All the above explains that there is not a universal "value" that all investors place on an early-stage company. As the valuations depend on guesses, estimates, assumptions and opinions, these will differ from person to person doing a valuation of a company. Some will perceive a company of a higher value than others. Comparing companies to one another is also not an easy task as apples need to be compared to apples, and access to information and data to make a meaningful comparison is often limited. This also explains why information and analytics firms such as CB Insights, Crunchbase and others are valuable data sources to Venture Capital investors.

So what should a Founder do when trying to assess the value of his or her Startup or early-stage business?

First off, become familiar with the terminology and the factors and mechanics of some of the common valuation models. Second, be prepared to discuss the underlying elements, assumptions and background to the factors part of the valuation models. This is important as ultimately placing a figure on quality factors depend on a combination of supporting facts, opinions and assumptions. All of these can be developed in time and argued for to support a valuation discussion.

SAFE as a bridge-solution

Sometimes to overcome situations where a valuation process is dominated by more guessing than fact-supported assumptions, or when an Investor and a Founder can agree on that they wish to work together but can not agree on the valuation of the business, SAFEs have been used. SAFE stands for Simple Agreement for Future Equity, and is a type of agreement where a company guarantees its investor equity at a future priced financing round. SAFEs regulate factors such as valuation caps, discounts, maturity dates and investment amounts. For Founders, SAFEs allows them to access the capital they need to develop their companies to a more mature stage where more facts have been established, figures are starting to come in place, and at a time when it is easier to place a $-value on the business.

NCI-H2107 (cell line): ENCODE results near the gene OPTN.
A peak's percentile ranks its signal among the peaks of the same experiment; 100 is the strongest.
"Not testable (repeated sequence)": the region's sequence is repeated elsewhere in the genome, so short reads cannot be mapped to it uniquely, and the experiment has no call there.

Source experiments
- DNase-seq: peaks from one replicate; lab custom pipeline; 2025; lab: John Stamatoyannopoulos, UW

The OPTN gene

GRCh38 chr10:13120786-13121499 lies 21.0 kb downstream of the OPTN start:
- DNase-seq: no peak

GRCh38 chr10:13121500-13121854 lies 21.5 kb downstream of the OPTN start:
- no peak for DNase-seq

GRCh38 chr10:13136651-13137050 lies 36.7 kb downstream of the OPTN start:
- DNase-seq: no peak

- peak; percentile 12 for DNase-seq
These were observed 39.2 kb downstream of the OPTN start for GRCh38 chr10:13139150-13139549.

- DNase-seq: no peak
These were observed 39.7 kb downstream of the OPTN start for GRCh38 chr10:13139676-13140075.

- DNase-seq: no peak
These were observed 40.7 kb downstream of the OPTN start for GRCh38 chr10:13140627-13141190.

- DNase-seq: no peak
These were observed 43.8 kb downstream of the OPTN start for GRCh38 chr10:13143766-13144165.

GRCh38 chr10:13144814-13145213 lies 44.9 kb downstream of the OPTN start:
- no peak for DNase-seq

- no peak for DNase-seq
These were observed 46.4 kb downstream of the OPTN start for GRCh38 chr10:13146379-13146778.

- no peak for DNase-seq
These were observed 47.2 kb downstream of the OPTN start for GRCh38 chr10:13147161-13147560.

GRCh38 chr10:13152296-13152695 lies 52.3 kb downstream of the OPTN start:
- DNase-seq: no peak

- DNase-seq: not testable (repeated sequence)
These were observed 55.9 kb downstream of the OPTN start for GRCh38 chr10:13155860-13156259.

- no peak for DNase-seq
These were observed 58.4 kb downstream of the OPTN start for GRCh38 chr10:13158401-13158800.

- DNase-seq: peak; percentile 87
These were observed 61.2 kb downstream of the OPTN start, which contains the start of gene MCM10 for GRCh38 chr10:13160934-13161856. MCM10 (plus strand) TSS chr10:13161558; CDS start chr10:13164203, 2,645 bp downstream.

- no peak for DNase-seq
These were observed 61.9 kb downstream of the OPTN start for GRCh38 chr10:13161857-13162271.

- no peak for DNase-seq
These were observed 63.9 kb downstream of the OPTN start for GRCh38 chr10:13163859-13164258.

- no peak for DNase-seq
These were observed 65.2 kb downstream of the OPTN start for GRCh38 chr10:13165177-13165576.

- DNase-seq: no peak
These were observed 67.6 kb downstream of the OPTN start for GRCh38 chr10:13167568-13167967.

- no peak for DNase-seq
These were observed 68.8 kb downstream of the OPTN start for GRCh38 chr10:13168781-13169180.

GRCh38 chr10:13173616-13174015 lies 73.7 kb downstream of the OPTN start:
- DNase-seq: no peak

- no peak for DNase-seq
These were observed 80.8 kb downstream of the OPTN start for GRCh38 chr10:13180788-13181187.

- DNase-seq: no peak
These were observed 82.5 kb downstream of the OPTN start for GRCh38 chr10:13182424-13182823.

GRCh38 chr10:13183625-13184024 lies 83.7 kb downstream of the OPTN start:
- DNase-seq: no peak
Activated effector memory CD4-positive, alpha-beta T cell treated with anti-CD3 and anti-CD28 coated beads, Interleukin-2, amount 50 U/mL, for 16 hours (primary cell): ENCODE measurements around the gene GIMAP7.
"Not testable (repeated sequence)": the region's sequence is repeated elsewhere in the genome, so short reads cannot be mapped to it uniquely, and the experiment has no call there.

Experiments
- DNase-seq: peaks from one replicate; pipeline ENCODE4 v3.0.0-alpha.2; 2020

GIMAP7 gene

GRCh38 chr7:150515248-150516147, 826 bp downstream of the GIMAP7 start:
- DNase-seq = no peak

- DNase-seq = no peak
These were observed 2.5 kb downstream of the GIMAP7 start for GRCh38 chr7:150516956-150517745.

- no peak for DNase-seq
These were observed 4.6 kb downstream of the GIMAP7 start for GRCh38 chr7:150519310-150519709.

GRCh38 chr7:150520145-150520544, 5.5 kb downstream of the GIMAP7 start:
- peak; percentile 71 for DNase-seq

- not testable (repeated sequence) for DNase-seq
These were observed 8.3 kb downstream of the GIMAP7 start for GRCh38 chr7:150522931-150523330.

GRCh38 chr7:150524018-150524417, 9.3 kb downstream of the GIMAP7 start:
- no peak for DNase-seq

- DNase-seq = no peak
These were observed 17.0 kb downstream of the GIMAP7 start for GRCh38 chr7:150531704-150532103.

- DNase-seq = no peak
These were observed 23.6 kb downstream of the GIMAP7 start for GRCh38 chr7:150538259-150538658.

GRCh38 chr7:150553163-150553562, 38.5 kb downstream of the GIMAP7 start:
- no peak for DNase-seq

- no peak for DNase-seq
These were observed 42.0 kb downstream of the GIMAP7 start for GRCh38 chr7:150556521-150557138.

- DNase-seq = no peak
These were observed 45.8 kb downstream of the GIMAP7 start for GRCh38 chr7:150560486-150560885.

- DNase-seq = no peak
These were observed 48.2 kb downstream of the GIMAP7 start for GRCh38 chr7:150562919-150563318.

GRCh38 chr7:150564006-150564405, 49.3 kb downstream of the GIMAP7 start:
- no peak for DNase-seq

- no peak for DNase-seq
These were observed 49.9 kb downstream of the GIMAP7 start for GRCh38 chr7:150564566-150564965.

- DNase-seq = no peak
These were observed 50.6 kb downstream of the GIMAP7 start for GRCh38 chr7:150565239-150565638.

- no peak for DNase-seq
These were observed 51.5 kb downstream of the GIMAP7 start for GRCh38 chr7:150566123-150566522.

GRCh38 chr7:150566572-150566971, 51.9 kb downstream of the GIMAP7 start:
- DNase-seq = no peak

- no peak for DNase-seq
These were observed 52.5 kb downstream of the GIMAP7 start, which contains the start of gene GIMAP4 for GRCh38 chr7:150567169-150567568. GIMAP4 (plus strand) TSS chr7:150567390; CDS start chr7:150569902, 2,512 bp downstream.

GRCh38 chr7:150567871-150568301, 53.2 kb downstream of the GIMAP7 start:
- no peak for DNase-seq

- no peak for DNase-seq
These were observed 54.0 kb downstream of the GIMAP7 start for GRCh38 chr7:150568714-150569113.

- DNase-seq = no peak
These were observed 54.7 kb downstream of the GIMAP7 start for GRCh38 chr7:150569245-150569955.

So how much capital should an early-stage or Startup raise, and should the Founders go for the highest possible valuation they can?

First off, only raise as much capital that is needed to develop the company to its next development stage (investment round), within an 18-24 month period. Second, don't max valuations as this increases your and your investors' risk of losing value in the next investment round. The idea is to build value as the company matures and develops, not the opposite. At the same time, don't sell your company cheap. Your business and what you do with it is valuable - therefore, make sure that the value keeps rising as the company matures and grows.

Berkus Method

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Comparables Method

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Risk-Factor Summation (not a stand-alone valuation method, instead used to complement Pre-Money valuations)

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Scorecard Method

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Venture Capital Method

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Book Value and Cost-to-Duplicate